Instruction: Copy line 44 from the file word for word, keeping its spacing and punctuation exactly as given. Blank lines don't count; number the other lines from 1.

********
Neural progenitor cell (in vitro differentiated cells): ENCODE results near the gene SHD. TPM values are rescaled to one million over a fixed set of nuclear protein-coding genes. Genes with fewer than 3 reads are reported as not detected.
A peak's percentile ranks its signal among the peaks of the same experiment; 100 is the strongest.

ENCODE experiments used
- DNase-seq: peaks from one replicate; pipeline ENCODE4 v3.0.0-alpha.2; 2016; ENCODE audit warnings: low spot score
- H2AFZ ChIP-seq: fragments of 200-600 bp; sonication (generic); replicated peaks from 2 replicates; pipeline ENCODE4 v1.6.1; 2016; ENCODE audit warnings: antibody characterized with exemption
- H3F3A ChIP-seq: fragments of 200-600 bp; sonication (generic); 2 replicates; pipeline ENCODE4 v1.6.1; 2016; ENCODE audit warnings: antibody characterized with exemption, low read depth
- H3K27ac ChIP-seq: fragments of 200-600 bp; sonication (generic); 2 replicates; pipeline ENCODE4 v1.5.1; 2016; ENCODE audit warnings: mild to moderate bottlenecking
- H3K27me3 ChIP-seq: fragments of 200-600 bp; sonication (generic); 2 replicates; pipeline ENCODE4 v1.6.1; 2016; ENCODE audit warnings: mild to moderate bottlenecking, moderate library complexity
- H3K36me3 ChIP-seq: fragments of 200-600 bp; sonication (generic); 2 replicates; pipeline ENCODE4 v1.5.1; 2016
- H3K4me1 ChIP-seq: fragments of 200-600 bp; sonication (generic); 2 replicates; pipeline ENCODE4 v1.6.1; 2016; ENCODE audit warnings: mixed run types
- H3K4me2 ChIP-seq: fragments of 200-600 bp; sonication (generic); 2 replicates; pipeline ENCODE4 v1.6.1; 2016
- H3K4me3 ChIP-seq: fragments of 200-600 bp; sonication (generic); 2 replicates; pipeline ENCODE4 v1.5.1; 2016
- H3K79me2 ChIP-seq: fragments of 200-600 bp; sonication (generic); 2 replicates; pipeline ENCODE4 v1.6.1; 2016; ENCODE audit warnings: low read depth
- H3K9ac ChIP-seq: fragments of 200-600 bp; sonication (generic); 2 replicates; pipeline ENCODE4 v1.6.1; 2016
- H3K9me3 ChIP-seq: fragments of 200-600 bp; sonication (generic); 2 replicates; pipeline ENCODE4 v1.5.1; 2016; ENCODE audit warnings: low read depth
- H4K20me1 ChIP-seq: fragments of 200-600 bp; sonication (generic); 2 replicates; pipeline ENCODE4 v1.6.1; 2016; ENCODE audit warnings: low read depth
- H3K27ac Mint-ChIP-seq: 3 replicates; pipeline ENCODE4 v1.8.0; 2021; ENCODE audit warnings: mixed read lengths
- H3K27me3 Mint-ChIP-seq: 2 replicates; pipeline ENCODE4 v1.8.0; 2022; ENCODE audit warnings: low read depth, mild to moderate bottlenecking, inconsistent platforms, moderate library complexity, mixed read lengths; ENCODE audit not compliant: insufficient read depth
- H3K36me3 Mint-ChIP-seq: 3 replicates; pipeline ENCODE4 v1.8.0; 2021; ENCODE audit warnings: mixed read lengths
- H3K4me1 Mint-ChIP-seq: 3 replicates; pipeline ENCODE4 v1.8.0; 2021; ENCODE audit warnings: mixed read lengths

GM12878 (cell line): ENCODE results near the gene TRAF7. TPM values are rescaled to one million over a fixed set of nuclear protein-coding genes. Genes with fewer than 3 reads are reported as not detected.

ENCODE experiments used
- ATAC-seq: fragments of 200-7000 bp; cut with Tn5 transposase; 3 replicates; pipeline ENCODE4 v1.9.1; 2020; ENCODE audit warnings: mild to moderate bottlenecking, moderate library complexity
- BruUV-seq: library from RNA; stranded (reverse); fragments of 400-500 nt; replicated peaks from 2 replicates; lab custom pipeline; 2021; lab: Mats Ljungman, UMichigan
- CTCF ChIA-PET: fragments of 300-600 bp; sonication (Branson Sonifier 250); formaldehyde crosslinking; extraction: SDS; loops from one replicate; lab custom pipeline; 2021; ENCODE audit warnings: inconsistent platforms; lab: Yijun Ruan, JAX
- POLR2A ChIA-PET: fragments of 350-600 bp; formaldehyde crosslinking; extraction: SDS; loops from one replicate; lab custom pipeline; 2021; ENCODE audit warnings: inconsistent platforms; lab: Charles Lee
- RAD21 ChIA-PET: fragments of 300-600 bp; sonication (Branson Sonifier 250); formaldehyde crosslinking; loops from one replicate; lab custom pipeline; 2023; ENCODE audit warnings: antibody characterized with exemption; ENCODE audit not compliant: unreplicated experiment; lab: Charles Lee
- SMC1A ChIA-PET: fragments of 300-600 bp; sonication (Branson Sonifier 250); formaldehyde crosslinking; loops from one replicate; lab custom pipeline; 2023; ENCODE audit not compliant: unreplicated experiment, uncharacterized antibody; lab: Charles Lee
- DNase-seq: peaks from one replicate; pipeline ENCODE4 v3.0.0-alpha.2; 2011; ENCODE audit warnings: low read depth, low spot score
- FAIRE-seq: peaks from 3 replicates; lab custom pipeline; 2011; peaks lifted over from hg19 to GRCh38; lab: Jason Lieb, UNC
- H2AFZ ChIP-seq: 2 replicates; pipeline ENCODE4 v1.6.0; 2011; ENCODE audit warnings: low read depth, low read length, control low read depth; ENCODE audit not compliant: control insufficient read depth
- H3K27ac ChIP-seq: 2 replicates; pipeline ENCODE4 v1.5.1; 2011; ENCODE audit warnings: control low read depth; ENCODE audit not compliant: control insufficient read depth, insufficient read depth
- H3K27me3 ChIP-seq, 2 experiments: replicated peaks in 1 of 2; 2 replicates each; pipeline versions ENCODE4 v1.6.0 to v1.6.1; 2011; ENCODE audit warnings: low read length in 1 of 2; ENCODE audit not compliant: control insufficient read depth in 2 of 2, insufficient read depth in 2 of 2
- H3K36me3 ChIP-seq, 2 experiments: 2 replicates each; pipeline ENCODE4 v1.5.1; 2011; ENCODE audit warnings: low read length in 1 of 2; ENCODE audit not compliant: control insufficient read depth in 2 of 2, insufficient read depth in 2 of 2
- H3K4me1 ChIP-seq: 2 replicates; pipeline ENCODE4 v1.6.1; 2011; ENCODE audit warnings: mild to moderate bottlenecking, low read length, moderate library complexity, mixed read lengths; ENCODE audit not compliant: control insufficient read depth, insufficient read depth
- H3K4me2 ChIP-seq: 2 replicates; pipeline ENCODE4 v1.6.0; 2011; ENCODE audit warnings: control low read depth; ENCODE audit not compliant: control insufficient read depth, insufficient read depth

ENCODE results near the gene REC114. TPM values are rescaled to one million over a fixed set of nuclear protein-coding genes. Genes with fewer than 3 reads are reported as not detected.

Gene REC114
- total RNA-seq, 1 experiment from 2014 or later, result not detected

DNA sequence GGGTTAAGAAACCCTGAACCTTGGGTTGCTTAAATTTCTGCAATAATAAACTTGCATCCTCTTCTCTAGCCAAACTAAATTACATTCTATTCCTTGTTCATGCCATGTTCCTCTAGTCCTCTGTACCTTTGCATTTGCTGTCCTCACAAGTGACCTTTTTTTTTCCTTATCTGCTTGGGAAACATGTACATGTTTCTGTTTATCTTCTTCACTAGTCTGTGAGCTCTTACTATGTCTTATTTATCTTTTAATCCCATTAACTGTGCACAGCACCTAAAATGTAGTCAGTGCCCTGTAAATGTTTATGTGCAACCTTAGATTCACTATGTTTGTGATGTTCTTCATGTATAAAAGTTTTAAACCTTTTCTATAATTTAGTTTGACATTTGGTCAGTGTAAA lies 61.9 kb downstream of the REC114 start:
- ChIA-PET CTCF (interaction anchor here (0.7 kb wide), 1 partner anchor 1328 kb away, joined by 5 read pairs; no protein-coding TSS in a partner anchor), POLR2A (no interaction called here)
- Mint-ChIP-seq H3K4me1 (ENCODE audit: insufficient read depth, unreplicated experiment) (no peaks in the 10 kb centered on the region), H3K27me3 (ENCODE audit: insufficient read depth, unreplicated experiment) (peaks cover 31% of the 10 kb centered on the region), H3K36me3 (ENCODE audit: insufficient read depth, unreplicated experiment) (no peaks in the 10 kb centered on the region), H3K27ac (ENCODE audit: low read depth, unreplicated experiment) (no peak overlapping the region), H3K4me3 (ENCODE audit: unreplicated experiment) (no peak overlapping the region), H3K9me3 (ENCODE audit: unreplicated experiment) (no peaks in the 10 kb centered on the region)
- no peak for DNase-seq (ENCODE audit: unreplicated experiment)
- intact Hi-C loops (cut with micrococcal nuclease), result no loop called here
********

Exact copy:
- intact Hi-C loops (cut with micrococcal nuclease), result no loop called here